I’d love to introduce you all to a new contributor to Born Just Right. Her name is Kathryn and I’m going to let her introduce herself. I’m thrilled to have an adult with a limb difference offer a perspective I can’t offer on this site. I have the special needs parenting perspective, Jordan has the special needs kid perspective… but Kathryn knows what it’s like to be an adult with a limb difference. I’ll let her tell you more. -Jen
Hi! My name is Kathryn. I am a mother, wife, daughter, sister, friend and lawyer. Jen has invited me to share my story and experiences on her blog, and I am grateful and thrilled she has given me this very special opportunity to contribute to the Born Just Right community.
It seems fitting to start from the beginning. I was born in 1978, back when there were no 3D or 4D ultrasounds, and I imagine any ultrasounds my mother received lacked the clarity and quality we benefit from today. So my parents had no warning, no time to prepare. It makes me sad to think of what they must have gone through when I was born. They were probably sad, scared, confused and uncertain of what the future would hold for their first child. There was no Internet, no online community of parents who could answer my parents’ questions or help them raise a child who was different. Growing up, there were no other kids like me. My parents and I didn’t have other families we could relate to or reach out to for comfort and guidance. I wish my adult self could go back to 1978 and tell them, “I promise, everything is okay! I will have a great life! Just give me lots of love and try not to drop me on my head!”
When I was delivered, the doctor told my father I had a “scar.” Wrong. My father noticed that, in fact, I did not have a scar. Instead, I was born without my right arm. The doctors guessed there must have been a blood clot that stopped my arm from growing in the womb. Wrong. It was only a few years ago that an experienced doctor informed me that what happened to me was called amniotic band syndrome. Fluid from the amniotic sac forms a band, which can wrap around a limb and cut off its growth. When I learned that I thought, “Finally, an explanation that makes sense!”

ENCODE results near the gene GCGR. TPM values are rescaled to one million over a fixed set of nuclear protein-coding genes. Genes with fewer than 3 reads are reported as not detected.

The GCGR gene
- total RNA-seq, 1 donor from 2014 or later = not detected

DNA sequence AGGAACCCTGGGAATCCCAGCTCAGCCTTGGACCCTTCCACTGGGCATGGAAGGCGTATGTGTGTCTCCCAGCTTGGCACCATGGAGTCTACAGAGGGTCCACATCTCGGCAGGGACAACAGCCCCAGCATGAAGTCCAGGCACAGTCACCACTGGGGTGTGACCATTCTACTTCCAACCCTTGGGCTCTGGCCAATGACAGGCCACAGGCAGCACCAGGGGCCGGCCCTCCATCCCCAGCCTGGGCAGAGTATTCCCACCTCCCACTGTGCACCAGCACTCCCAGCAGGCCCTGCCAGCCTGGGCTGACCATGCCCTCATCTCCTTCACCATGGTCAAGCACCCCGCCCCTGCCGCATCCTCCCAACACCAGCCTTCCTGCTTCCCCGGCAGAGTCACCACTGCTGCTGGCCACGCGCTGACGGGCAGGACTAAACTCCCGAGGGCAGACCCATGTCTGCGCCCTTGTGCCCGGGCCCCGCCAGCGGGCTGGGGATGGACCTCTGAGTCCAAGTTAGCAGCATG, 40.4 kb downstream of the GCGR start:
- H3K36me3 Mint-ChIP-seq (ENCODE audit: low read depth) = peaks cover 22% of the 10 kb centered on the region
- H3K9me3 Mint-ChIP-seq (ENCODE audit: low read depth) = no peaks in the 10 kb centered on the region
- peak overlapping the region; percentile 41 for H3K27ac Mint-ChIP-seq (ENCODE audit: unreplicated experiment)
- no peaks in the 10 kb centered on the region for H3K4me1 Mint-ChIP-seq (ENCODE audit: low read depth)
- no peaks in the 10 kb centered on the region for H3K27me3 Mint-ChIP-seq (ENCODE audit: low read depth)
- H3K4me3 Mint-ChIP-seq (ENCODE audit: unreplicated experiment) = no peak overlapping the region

My parents and I have never talked about what they were thinking or feeling after I was born, but they raised me to believe I could do anything. I was also blessed with a younger sister who helped me in any way she could and has always supported me. My parents arranged for me to have prosthetics from an early age, but for as long as I can remember, I have never relied on prosthetics to help me. They were always noisy, uncomfortable, and slow. Make me a prosthetic that is as fast and efficient as my left hand, and then we can talk. For now, my current prosthesis is purely cosmetic.
I grew up aware I was different but not dwelling on it. There is a song from “Annie Get Your Gun” titled “Anything You Can Do (I Can Do Better).” Well, I may not be able to do anything you can do better, but I can do anything you can do. There are very few things I truly cannot do (some things, like sewing buttons, I choose not to learn how to do, and leave that to my husband). I’m not saying I don’t face challenges. I face a lot of challenges. But I always find a way. For example, raising a child is challenging for any parent, but I face a few extra challenges.
Recently, I had the good fortune to be introduced to the Born Just Right community. It is wonderful to have an outlet for parents of children with limb differences and adults like myself to share their experiences, questions and fears. As I started reading about Jordan and how the blog came to be, I was instantly amazed and in awe of what Jen was doing for her daughter. I was even more amazed by Jordan. At only 7 years old, she seems totally fearless and ready to conquer the big world around her. Jordan is a true inspiration. The name of the blog says it all. “Born Just Right.” What a wonderful way for Jen to describe not only her daughter, but every person. Another term I love, which I have never used, is “limb difference.” I have always focused on what I am NOT. I am not disabled, handicapped, a freak, weird, abnormal or incomplete. I do not have a “condition.” I am not “the girl with one arm.”
I’m just me.